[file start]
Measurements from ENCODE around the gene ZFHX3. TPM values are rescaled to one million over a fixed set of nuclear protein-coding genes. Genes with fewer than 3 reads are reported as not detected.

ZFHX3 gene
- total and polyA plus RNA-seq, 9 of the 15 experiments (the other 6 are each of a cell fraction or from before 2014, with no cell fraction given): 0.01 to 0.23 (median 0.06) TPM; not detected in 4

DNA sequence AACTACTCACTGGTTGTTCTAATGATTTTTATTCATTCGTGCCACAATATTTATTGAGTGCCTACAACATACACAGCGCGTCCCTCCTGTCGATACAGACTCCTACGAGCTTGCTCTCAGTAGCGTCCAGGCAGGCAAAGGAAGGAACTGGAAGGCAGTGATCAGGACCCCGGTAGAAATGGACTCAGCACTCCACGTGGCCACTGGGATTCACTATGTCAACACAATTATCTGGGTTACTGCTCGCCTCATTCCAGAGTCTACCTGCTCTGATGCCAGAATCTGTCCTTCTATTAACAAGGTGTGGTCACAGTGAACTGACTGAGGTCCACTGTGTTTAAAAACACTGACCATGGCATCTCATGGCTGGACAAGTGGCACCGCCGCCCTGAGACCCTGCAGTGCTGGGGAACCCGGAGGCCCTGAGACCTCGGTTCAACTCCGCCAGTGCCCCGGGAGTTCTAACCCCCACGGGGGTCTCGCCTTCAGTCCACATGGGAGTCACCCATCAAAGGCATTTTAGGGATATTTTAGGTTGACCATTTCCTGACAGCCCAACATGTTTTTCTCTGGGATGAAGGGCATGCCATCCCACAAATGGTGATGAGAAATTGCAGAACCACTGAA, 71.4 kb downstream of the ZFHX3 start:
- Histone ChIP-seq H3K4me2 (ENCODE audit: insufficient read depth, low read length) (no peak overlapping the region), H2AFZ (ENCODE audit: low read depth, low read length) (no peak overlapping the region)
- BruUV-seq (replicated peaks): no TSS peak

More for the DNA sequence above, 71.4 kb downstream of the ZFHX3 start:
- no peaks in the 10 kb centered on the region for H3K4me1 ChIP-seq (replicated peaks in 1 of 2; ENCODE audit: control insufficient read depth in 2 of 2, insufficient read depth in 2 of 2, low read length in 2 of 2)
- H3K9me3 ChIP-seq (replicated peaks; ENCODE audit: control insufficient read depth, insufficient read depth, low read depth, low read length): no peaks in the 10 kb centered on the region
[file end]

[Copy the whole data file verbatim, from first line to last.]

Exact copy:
Measurements from ENCODE around the gene ZFHX3. TPM values are rescaled to one million over a fixed set of nuclear protein-coding genes. Genes with fewer than 3 reads are reported as not detected.

ZFHX3 gene
- total and polyA plus RNA-seq, 9 of the 15 experiments (the other 6 are each of a cell fraction or from before 2014, with no cell fraction given): 0.01 to 0.23 (median 0.06) TPM; not detected in 4

DNA sequence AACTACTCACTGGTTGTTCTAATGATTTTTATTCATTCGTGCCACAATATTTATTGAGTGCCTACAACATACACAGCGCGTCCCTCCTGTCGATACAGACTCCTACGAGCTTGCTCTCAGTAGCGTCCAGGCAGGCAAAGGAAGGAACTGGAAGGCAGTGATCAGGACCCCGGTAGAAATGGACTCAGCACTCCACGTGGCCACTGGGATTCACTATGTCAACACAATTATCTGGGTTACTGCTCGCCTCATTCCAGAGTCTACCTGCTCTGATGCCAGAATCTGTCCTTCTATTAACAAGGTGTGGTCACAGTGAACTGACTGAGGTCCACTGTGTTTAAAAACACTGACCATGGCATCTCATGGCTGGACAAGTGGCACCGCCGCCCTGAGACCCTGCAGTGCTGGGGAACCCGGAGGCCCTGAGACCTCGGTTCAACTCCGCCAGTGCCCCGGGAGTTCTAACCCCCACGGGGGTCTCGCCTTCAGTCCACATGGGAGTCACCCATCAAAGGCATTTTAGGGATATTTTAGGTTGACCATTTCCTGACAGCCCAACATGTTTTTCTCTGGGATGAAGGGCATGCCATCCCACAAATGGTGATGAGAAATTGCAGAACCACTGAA, 71.4 kb downstream of the ZFHX3 start:
- Histone ChIP-seq H3K4me2 (ENCODE audit: insufficient read depth, low read length) (no peak overlapping the region), H2AFZ (ENCODE audit: low read depth, low read length) (no peak overlapping the region)
- BruUV-seq (replicated peaks): no TSS peak

More for the DNA sequence above, 71.4 kb downstream of the ZFHX3 start:
- no peaks in the 10 kb centered on the region for H3K4me1 ChIP-seq (replicated peaks in 1 of 2; ENCODE audit: control insufficient read depth in 2 of 2, insufficient read depth in 2 of 2, low read length in 2 of 2)
- H3K9me3 ChIP-seq (replicated peaks; ENCODE audit: control insufficient read depth, insufficient read depth, low read depth, low read length): no peaks in the 10 kb centered on the region